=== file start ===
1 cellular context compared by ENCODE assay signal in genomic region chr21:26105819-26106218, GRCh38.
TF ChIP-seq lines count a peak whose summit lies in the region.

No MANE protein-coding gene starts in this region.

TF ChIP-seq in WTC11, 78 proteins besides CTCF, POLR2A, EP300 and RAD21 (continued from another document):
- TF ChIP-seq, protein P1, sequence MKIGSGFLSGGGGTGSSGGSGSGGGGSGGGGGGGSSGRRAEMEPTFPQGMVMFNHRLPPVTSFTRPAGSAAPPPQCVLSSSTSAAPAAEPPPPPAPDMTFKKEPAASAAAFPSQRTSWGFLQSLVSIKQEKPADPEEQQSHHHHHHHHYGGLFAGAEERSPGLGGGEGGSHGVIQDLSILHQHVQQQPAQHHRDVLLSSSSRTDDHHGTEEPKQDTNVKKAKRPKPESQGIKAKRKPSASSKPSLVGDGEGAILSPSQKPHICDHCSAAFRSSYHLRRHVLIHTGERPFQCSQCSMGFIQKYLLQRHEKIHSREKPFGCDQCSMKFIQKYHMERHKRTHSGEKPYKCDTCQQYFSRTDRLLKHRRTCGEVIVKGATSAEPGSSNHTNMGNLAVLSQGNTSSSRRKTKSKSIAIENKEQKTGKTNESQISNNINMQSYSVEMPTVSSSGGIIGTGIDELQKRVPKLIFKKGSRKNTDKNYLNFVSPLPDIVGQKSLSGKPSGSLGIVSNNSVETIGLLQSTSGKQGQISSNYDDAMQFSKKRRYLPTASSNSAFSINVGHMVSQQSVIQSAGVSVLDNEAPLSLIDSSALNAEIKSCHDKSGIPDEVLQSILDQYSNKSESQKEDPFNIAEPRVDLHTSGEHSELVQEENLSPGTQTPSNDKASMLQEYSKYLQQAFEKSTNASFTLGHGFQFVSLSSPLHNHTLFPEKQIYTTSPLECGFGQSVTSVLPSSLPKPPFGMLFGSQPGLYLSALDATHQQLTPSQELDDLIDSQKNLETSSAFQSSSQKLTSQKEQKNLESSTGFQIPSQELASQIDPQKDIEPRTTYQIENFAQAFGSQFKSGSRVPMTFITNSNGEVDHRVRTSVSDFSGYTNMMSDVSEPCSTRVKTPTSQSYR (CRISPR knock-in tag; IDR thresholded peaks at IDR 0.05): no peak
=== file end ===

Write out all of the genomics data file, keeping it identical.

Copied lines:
1 cellular context compared by ENCODE assay signal in genomic region chr21:26105819-26106218, GRCh38.
TF ChIP-seq lines count a peak whose summit lies in the region.

No MANE protein-coding gene starts in this region.

TF ChIP-seq in WTC11, 78 proteins besides CTCF, POLR2A, EP300 and RAD21 (continued from another document):
- TF ChIP-seq, protein P1, sequence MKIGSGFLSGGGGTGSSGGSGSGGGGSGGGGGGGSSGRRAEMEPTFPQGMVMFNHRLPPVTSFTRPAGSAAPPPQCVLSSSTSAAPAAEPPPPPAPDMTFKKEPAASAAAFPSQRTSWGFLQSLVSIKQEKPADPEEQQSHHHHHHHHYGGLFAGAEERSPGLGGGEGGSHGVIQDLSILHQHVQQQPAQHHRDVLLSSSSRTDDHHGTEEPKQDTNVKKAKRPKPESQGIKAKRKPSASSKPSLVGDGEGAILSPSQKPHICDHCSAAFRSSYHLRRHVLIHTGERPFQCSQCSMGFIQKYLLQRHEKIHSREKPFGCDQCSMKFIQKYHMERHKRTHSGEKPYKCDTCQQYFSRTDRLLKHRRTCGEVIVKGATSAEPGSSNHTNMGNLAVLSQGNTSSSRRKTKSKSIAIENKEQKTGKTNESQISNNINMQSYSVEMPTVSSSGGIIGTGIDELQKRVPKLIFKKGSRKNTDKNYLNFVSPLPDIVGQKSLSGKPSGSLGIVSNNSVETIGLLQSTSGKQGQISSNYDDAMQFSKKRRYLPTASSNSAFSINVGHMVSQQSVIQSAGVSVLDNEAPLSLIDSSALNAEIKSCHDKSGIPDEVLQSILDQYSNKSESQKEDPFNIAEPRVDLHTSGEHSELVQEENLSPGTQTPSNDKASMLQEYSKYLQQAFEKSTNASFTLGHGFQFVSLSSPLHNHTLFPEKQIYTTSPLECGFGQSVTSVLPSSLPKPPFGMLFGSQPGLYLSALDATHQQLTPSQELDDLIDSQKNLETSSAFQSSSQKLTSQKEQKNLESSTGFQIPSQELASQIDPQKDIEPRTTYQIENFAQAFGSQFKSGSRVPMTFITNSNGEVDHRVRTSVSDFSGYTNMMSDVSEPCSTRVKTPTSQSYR (CRISPR knock-in tag; IDR thresholded peaks at IDR 0.05): no peak